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Writing the first part of my feature was fairly easy. Once I had put my own stipulations and rules into place, I pretty much knew what my selections would be. Numbers five, four, three and two, however, were much harder and required some heavy duty thinking. One thing that has stayed constant throughout though is during the writing of my feature, I have had the compelling urge to watch each film again; proof that each choice really does add an extra layer of life to the films they accompany. So, five to one:
5: Gladiator (2000) – Hans Zimmer and Lisa Gerrard. Sir Ridley Scott‘s massive epic film stars Russell Crowe as Roman general Maximus; a man betrayed, a family murdered and a score to settle, he returns as a Gladiator seeking revenge against the Emperor’s corrupt son, Commodus, played gloriously by Joaquin Phoenix. Even before scoring this film, Zimmer had an impressive CV – Days Of Thunder (1990), Thelma & Louise (1991) and The Rock (1996), to name but a few – but this was the one that took it to another level and made the operatic, orchestral soundtrack score cool again. It all begins quietly enough with Progeny and The Wheat, a combination of humming, plucking and almost hurting strings before going full on Holst (specifically Mars , The Bringer Of War from The Planets) during The Battle. A 10-minute piece that resembles crashing waves of sound and powerhouse orchestrations littered with quiet drops, build ups and ferocious explosions before calming itself for Earth; an aftermath of simple guitar playing and accompanying strings. And so it goes throughout the entire score with complete moments of peace and beauty, Strength And Honor, rousing marches of hope and victory, Slaves To Rome and violent stabs of pain and destruction, Barbarian Horde. And let’s not forget the amazing vocal work from Lisa Gerrard who adds emotion and pure heart right the way through, highlights being the stunning Elysium and incredible Now We Are Free.
4: Koyaanisqatsi (1982) – Philip Glass. Koyaanisqatsi is a film without any dialogue or actors and is pure visual cinema. It is a statement on the very sporadic and crazy life we lead as a species and the effect it has on our surroundings. Stylish, unique and breath taking, Godfrey Reggio’s masterpiece is perfectly matched with Glass’ emotional score. Deep organ and slow chanting voices on Koyaanisqatsi develop into a keyboard motif as the title track builds with layers before settling and drifting on strings that seem to be passing through the clouds on Organic. Elsewhere, gorgeous divine vocals sway up and down on Vessels, plodding dreadful chords slug away in SloMo People and an almost end of the world doom plays along in Prophecies. Glass’ use of orchestra, voices and (what sound like) living breathing keyboards gives Koyaanisqatsi an energy actors and a script would normally give to a film and for that alone, this score should be applauded. The fact that it is also an amazingly constructed piece of music full of feelings and power is pure genius. And just to note, that standout scene in Watchmen (2009) as we witness Dr Manhattans time hopping death and resurrection, yep…music in that scene is from Koyaanisqatsi.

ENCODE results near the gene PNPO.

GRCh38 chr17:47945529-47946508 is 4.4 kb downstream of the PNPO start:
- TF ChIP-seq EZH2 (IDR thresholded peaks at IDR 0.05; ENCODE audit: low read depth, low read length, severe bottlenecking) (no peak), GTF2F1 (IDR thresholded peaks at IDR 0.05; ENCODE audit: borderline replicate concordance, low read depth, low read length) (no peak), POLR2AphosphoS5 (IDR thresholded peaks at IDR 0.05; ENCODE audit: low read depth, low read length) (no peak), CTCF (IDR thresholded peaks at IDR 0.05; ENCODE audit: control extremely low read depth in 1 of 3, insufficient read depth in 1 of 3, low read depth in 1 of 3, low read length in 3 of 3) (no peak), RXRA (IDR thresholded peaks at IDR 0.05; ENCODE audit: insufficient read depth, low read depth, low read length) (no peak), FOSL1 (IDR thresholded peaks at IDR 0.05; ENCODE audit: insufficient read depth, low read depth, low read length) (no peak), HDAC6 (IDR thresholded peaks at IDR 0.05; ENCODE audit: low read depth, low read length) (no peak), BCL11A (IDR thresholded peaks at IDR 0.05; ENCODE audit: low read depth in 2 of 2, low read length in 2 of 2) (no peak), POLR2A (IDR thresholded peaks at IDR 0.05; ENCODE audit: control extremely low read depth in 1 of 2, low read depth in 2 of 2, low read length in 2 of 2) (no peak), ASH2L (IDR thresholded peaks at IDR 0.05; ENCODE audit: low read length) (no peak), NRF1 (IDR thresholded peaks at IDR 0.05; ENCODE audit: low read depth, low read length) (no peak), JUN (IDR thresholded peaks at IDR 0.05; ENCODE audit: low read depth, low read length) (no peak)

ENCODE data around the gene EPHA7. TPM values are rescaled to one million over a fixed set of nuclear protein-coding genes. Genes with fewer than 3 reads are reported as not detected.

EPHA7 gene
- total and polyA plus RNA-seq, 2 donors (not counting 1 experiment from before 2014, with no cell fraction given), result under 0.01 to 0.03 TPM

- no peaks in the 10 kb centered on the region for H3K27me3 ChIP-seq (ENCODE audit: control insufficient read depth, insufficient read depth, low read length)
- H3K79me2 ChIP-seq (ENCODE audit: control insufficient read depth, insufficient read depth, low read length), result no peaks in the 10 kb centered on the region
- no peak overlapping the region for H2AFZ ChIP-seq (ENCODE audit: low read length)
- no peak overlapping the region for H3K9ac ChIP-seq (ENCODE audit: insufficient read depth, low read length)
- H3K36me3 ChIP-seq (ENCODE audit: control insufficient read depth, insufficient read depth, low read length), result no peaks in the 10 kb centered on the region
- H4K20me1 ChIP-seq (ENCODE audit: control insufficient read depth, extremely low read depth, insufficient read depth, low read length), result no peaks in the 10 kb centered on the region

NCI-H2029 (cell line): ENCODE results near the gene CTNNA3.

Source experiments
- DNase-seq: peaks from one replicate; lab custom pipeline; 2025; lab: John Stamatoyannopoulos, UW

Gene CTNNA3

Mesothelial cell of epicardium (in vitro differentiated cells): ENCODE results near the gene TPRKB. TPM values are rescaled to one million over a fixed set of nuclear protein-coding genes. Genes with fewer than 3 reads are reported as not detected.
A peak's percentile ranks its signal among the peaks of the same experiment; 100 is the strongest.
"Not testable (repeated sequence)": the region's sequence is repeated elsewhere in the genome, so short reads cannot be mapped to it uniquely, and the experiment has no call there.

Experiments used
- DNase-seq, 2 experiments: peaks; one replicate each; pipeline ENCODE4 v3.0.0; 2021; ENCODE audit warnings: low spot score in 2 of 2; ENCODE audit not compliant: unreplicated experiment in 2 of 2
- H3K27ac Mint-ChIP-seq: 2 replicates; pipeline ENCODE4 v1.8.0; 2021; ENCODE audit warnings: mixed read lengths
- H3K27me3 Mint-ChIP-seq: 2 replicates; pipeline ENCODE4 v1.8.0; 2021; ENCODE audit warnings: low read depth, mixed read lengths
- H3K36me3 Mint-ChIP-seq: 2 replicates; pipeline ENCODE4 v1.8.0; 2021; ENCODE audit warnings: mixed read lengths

3: One Flew Over The Cuckoo’s Nest (1975) – Jack Nitzsche. Milos Forman‘s adaptation of Ken Kesey‘s novel is a real shock to the system as we follow criminal R.P. McMurphy fake insanity to escape prison labour. This causes him to be admitted to a mental institution which is run by an emotionless tyrant, Nurse Ratched. Winner of the big five Oscars (Film, Director, Lead Actor, Lead Actress and Screenplay) and surely Jack Nicholson‘s finest performance, Cuckoo’s Nest is a real powerhouse of a film with an almost fragile score. Kicking off, the Opening Theme has struggling strings, the whisper of an Indian whistle, strumming guitar and the first use of the musical saw; it hints at the tragedy within. Medication Valse is a gorgeous waltz a certain Roger Waters (Pink Floyd) has surely borrowed in part for Floyd’s album The Final Cut. Bus Ride To Paradise is a joyful guitar-plucking little ditty interspersed with airy whistles and orchestra; a perfect score for a trip out. Cruising and Trolling are both all holiday vibe and Jamaican instruments albeit becoming a little twisted and strange towards the end. Charmaine has us back waltzing…a slow dance this time as we feel our way around the early part of the 20th century, looping around, and to, the same string heavy tune; the point our sanity is beginning to buckle. And so, just as the film spirals towards breaking, so does the score. Last Dance and Act Of Love have a “last stand” feel and approach, a tangible sadness and loss before one final big happy Christmas smile appears with Jingle Bells. The final track, Closing Theme, landscapes the last few minutes of the film with perfect heartbreak, power and freedom. A reprise of the Opening Theme but with a musical scream from the lungs and a fist in the air.